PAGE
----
The Practice of Finding Those Wide Open Spaces

 

img_7779

About a month ago, I was feeling so cramped up being mostly in the small the suburb of Gokulam in Mysore, India. I felt this incredible restlessness that could only be quieted by riding my scooter out into the fast road out of town, towards the open rice fields and farmland along the Cauvery River. I was nervous at first, unsure of the way, because I rarely ventured out alone. I had gotten complacent and comfortable in my surroundings, little noticing until that moment that I craved for more than yoga practice, houses, wandering livestock and fellow yoga students.

I remember feeling great relief when the landscape opened up. It was a reminder that wide open green space, fresh air and nature was so readily available so long as I was willing to leave my comfort zones.

This is often what I feel in my own practice and body. How the body I sometimes think I have is a little different from the body I actually have. How, at times, I perceive my limitations as permanent state of being.

Our yoga practice helps us find space where we might think there is none. These spaces can be small, or big, or so subtle that they appear to hardly exist in the body. It can be the difference between comfort and dis-ease, lightness or suffering. At times these spaces are in our minds only, and when we respond to challenges better, we create space and this, too, reflects in our body.

In no way is pushing a good thing. Knowing our limitations is also a good thing too, it keeps us safe. Do not push, but rather be willing to explore, to step beyond what is comfortable and easy, because beyond that bit of uncertainty these is so much space.

Catching Wind, Empowering Practice


So many times I have found myself blown in certain directions. Mostly, though not exclusively, with incredible positive outcomes. Even gale force-like winds and maelstroms, which might have moored me into isolation or thrown me into some catastrophic disaster, would eventually abate and I would land wherever with the softness of a feather. I consider myself blessed to have had such good luck to be propelled so. I also know, that in many ways, I called for it, that I invited the elements myself to move me. Time and time again, I’ve taken myself to some peak, opened my arms in surrender, and like wings unfurled, I would get picked up and thus be transported.

I wondered, however, what would it be like if I participated more in this act of flight? The last year in particular has been about recognizing the difference between flowing with things and flying myself.

It’s been an amazing process, coming to a deeper understanding that all this raw energy can be transformed and directed. That I am not prey or play thing to the forces I perceived to be much greater than myself, but, instead, an active player, instigator, herder of energy.

There is so much in this; the world at large is packed with potential energy, raw, unharnessed. In the microcosm of us, we are likewise full of unrealized vitality and force. When we learn to access this, when we learn to use it skillfully, to move it in certain directions, something huge shifts. We are empowered.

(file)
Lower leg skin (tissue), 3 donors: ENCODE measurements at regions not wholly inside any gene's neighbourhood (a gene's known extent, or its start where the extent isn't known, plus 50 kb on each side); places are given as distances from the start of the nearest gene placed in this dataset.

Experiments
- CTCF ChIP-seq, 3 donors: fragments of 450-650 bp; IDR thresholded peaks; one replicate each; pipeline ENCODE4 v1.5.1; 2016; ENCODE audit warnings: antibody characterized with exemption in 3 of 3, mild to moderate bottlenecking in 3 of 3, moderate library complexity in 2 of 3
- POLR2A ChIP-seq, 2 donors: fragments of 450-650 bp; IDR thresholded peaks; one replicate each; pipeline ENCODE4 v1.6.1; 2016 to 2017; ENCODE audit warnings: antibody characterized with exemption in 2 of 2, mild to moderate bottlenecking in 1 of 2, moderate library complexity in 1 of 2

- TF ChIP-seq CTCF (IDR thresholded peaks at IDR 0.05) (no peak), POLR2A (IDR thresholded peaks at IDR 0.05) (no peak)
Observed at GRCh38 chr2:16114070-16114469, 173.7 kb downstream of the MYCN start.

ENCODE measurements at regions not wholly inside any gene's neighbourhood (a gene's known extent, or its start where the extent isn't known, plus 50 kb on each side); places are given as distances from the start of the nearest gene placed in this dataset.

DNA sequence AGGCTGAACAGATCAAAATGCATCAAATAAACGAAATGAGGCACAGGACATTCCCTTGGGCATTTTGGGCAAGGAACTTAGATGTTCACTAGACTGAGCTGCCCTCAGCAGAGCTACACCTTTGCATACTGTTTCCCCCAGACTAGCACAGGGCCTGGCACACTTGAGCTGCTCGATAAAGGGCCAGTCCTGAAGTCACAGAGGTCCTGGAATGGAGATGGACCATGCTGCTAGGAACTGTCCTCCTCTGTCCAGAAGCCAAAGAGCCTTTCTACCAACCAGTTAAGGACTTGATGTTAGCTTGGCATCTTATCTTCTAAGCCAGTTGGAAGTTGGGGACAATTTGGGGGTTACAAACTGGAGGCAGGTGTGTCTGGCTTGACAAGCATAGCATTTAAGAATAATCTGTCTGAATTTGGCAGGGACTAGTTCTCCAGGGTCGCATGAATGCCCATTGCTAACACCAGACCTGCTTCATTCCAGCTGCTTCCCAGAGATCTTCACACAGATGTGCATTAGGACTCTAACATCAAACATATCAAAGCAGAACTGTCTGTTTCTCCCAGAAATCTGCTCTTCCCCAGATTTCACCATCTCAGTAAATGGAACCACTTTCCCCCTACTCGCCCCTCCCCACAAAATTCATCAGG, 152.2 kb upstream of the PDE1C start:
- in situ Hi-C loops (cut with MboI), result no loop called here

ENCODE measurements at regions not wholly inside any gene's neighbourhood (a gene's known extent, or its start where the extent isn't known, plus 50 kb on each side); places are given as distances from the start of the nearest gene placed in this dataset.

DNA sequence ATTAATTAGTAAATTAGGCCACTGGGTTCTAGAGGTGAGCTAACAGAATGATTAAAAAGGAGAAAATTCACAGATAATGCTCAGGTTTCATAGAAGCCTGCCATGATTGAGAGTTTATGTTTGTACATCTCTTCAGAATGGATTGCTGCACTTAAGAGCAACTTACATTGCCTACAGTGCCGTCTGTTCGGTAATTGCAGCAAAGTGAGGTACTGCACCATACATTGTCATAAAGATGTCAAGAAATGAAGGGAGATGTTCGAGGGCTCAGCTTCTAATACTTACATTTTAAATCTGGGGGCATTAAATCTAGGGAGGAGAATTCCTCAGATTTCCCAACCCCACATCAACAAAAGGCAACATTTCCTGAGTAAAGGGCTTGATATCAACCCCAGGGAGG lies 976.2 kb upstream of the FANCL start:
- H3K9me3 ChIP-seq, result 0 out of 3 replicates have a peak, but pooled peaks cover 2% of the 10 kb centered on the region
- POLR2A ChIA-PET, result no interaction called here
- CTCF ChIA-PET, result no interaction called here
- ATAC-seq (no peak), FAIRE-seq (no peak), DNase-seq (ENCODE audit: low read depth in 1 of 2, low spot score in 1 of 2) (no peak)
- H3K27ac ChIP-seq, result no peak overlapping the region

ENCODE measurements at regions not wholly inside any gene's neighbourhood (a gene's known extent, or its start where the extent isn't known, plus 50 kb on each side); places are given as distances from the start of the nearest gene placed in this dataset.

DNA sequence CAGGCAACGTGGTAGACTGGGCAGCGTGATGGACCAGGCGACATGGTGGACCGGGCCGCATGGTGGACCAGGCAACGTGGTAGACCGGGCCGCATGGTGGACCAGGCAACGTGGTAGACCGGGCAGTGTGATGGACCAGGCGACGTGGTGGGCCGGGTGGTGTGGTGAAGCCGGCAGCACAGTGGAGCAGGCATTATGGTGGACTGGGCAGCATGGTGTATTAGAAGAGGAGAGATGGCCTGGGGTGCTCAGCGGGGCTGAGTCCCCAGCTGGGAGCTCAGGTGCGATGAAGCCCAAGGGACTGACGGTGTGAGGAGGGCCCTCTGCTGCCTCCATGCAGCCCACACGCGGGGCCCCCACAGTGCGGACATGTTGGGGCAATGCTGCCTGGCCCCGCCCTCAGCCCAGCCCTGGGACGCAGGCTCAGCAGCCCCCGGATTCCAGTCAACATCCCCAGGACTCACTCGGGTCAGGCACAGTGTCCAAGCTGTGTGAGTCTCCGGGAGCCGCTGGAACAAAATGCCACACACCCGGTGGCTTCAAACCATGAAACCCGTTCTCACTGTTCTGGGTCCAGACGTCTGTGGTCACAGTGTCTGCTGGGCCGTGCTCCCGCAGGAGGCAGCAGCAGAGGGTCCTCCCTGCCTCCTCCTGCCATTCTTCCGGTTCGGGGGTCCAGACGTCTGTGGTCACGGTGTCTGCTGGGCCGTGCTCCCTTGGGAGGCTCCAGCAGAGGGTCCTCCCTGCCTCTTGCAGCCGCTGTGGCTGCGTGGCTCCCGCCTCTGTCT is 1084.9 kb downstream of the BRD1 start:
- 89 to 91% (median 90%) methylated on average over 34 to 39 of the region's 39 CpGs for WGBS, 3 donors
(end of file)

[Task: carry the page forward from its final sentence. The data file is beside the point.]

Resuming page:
This naturally happens when we practice. There’s this wealth of untapped energy in our bones, our connective tissues, our muscles, our breath, our thoughts and hearts. Our practice helps us soften the gross layers, physical and subtle, emotional and mental, that keep us from connecting with our own physical/metaphysical body.

When we practice with consistency over a long period of time, we start tapping into these energies, which then become apparent in the practice itself. We extract energy from the practice and it fuels us. Our bodies become efficient, so does our breath, we develop an economy of thought and effort and before we know it, we are no longer consuming energy but creating it, so ample that it overflows and drips into our lives causing all sorts of creative bounty /mayhem.

This is my tenth year of yoga practice. It’s not a very long time–I continue to feel like a babe in the woods–but it’s not a short time either. Whatever length it is, it is long enough to observe the effects of practice, how it’s changed, how it’s changed me, how my life has changed because of it.

These days in Cairo’s Nūn Center, there are a number of beginners and some students returning to practice after a substantial break. And naturally the struggles that come with starting an ashtanga practice begin to appear: the body gets tired, the mind wavers, the internal debate on whether to go to class starts when the alarm rings in the morning.

I remember my teacher saying that if you never leave your practice, it will never leave you. I still have those days where doing my own practice is like going to battle with myself. What he said, though, it’s true, and it gets me on my mat, it gets me through the first sticky sun salutation, and, eventually, the practice helps me catch wind.

Mysore Classes here at Nūn continue. Sunday to Thursday, 7:30-10am. This week, we are adding Ashtanga Basic classes Monday and Wednesday at 7pm. These classes can be used as an introduction to the morning Mysore program. Drop ins and all levels are welcome! 

Cairo, The Romance Continues

1452411_10151756380441714_654950224_n

Taken at Cairo’s Gezira Club by the late Zeinab Lamloum, a great photographer, devoted ashtanga student and good friend.

There are some places that simply draw us, that holds a place in our hearts and our imaginations, that stirs in us some deep kind of recollection of what it is to be terribly, beautifully human. Since late 2013, that place for me has been Egypt. So, in this year which I’ve dedicated to living more fully, more authentically, making my fourth teaching trip to Cairo feels like a pretty good idea.